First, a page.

Technical implementation

This is the TL;DR section of the docs.

The key characteristics of Fritz are efficiency, scalability, portability, and extensibility. Fritz employs a modular architecture and integrates and extends two major components: Kowalski acts as the alert processor and data archive, and SkyPortal, which handles the rest of the stack. The schematic overview of our system is shown below:


Kowalski and SkyPortal

A schematic overview of the functional aspects of Kowalski and how they interact is shown below:


A non-relational (NoSQL) database MongoDB powers the data archive, the alert stream sink, and the alert handling service. We base the choice of MongoDB as the workhorse on the following reasons:

  • Individual alerts are stored as binary JSON (BSON) “documents” in “collections”, a natural format for the AVRO alert packets.

  • Collections are implemented as B-trees, which guarantees ~log(N) execution times for the standard CRUD operations, where N is the number of documents in the collection.

  • Collections support multiple (compound) indexes and associated (in-memory) “covered” queries, which will provide efficient access to the most-in-demand data.

  • Being a NoSQL database, MongoDB does not enforce any schema by default meaning no downtime in case of an alert packet schema change.

  • Built-in GeoJSON support with 2D indexes on the sphere allowing efficient (potentially complicated) positional queries.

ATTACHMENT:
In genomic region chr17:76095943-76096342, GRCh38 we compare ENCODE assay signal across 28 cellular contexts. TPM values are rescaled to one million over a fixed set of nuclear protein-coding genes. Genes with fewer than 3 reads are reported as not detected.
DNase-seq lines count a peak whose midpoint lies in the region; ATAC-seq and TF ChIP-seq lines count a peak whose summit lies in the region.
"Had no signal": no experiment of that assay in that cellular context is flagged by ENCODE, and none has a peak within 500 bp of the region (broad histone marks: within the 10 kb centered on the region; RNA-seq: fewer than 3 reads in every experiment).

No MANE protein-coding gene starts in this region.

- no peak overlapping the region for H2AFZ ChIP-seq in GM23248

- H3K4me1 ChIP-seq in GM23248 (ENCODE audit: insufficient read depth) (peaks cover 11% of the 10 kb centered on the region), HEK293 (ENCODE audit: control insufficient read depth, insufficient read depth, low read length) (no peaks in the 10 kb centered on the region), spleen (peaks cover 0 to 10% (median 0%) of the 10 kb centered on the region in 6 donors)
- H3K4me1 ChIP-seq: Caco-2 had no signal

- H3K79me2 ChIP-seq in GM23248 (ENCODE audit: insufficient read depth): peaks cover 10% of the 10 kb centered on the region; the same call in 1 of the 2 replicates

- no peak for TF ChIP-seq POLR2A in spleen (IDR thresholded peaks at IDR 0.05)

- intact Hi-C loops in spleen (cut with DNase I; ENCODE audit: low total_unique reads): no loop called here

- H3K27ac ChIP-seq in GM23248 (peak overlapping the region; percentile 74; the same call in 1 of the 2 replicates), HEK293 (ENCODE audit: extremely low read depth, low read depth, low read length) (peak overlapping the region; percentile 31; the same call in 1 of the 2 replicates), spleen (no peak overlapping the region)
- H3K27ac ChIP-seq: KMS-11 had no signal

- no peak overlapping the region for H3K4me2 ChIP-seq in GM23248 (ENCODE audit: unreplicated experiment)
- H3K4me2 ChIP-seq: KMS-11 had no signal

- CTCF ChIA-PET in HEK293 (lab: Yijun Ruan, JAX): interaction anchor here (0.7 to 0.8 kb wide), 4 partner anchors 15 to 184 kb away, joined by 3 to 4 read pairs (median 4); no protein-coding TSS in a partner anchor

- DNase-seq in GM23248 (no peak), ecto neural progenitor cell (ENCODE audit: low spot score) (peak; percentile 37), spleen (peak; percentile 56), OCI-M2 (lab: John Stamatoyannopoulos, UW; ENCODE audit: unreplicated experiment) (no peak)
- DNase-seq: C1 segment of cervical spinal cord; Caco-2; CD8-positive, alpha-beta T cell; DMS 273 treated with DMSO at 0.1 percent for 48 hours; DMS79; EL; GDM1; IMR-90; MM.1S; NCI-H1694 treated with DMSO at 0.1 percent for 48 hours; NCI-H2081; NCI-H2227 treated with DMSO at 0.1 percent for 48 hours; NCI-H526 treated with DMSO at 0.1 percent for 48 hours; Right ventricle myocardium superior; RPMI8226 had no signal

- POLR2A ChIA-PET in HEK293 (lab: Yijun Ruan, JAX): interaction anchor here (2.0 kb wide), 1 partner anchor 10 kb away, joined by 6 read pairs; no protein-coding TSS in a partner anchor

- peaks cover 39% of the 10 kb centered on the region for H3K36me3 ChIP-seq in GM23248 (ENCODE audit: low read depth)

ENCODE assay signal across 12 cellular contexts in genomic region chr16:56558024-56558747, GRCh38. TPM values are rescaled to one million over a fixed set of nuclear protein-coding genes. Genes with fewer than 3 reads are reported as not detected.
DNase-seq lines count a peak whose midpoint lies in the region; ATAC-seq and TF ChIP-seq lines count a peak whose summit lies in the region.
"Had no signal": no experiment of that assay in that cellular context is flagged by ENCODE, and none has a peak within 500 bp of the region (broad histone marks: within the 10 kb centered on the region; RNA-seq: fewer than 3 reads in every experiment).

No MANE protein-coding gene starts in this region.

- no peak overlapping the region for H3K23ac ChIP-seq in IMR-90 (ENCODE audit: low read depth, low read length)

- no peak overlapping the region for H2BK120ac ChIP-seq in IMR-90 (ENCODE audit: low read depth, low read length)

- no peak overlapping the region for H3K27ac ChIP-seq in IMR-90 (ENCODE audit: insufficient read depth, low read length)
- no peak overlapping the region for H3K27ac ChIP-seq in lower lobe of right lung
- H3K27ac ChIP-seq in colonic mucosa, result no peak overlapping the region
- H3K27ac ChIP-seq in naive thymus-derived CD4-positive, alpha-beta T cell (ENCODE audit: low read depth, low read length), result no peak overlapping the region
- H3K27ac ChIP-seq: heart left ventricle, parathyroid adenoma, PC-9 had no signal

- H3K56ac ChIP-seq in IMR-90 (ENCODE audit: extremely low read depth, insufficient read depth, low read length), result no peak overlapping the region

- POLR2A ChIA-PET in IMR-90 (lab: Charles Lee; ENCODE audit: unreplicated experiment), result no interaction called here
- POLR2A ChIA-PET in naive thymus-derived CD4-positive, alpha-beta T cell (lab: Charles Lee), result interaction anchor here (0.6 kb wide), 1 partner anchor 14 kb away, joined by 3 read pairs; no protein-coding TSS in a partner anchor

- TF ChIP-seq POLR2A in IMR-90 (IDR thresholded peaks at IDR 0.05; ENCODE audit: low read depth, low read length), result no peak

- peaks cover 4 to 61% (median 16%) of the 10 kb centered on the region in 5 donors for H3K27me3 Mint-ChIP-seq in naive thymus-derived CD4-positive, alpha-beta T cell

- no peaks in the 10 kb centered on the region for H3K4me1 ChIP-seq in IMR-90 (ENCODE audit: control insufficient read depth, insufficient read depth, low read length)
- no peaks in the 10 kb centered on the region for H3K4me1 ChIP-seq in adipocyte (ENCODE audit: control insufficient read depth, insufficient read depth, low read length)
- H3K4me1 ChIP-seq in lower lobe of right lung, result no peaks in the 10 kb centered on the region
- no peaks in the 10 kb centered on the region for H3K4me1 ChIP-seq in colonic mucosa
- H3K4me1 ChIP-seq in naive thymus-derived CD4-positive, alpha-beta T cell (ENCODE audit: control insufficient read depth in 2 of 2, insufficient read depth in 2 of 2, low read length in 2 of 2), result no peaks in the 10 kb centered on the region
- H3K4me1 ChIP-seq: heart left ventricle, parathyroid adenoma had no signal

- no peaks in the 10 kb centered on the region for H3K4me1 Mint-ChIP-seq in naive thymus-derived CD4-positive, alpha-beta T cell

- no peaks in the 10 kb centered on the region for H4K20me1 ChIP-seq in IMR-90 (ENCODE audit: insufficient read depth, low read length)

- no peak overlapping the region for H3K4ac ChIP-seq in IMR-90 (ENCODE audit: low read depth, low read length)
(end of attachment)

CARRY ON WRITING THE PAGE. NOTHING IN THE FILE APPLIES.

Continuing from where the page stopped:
• Built-in support for horizontal scaling through sharding.

An API layer provides an interface for the interaction with the backend: it is built using a python asynchronous web framework, aiohttp, and the standard python async event loop serves as a simple, fast, and robust job queue. A programmatic python client is also available to interact with Kowalski’s API. Multiple instances of the API service are maintained using the Gunicorn WSGI HTTP Server. Incoming and outgoing traffic is routed through traefik, which acts as a simple and performant reverse proxy/load balancer. An alert brokering layer listens to Kafka alert streams and uses a dask.distributed cluster for distributed alert packet processing, which includes data preprocessing, execution of machine learning models, catalog cross-matching, and ingestion into MongoDB. It also executes user-defined filters based on the augmented alert data and posts the filtering results to a SkyPortal instance. Kowalski is containerized using Docker software and orchestrated with docker-compose allowing for simple and efficient deployment in the cloud and/or on-premise.

SkyPortal, similarly being an API-driven system, provides an interactive marshal and a follow-up observation manager with flawless integration with both robotic and classical follow-up facilities. It is designed with extensibility and scalability in mind: it uses an asynchronous python tornado-based backend, and a React/Redux-powered frontend. It is containerized and can be orchestrated with docker-compose or kubernetes. SkyPortal features real-time Slack-like messaging with notifications (via email or text); fine-grained access control with ACLs and roles; rich visualization capabilities; authentication via OAuth; and distributed computation via Dask.